Genova: Movie Review
Cast: Colin Firth, Hope Davis, Catherine Keener, Willa
Holland, Perla Haney-Jardine
Director: Michael Winterbottom
Genova stars Colin Firth as a professor whose life is turned upside down by
the death of his wife in a car accident.
But it's not just his life which is changed; his two daughters are deeply
traumatized by the incident as they were in the car at the time. The youngest,
Mary (Perla Haney-Jardine) was a prime factor in the crash and is struggling to
deal with the guilt, as well as being wracked by night terrors.
The eldest Kelly (Willa Holland) is bordering on her teen years and so with
these two in mind, Firth's Joe moves the pair of them to Genoa, Italy to try and
However, the move to Italy has different effects on all of them as Mary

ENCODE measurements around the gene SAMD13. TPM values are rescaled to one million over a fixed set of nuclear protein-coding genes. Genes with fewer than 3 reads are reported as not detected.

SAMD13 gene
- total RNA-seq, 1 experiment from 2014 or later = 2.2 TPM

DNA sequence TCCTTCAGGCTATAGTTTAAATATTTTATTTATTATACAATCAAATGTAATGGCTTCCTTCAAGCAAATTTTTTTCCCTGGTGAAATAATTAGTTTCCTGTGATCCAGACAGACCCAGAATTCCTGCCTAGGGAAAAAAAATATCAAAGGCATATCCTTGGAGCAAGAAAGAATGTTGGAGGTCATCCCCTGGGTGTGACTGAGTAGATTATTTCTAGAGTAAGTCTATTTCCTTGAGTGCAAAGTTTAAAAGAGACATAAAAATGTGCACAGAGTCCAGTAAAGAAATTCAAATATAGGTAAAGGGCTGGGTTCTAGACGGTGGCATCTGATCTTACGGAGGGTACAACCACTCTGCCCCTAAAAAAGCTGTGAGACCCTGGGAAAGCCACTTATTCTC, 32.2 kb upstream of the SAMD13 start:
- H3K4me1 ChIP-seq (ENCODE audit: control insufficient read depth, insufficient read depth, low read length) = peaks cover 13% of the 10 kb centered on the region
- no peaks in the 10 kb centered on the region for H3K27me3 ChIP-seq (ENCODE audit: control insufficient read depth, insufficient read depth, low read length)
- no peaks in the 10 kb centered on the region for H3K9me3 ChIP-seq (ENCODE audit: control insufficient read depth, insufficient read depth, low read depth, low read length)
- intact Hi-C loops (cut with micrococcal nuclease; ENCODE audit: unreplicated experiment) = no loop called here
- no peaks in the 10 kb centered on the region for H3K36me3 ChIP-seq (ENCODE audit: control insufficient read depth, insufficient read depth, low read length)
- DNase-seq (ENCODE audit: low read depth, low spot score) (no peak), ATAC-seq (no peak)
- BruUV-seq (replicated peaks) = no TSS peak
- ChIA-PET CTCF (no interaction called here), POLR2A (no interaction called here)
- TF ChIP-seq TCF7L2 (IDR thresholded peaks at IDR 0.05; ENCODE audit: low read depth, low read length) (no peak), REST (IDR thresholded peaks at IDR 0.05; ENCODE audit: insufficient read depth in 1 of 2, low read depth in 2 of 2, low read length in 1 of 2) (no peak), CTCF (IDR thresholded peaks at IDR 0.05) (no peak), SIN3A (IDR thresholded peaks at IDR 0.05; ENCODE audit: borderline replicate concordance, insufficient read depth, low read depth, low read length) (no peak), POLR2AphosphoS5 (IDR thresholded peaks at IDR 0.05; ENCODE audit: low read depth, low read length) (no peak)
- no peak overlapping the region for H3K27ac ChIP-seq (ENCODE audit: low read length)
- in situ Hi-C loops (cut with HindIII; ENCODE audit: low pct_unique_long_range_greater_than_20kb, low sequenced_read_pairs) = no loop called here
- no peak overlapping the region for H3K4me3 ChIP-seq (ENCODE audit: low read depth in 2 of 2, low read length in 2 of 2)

begins to see her dead mother (an ethereal Hope Davis) and Kelly begins to
discover her sexuality.
Genova is an odd film; shot in hand held close ups in places and with
beautiful scenery, it is at times, a little too slow to get into. Granted, it's
supposed to be about the build up of the circumstance, but you don't quite know
what genre it's aiming for.
At times, it's a teen drama as the family begins to fall apart, but the
appearance of the mother appears to suggest a degree of ghost story. Sadly it
doesn't quite work as well as perhaps it should.
This is no reflection on the cast who carry the script well and the shots
inside Italys myriad mazes of streets do well to capture the claustrophobia of
parts of the city. However, it's the end of the film which just slaps across the
face. After a build up in the last 15 minutes, and a major incident involving
all three of the main protagonists, you're expecting to see some kind of closure
and resolution. But what you get is another scene on the end which doesn't
suggest there's any kind of end for any of them.
Whilst it's fair to say thats true of life, having invested 90 minutes into
these characters, it seems only reasonable to expect a little more.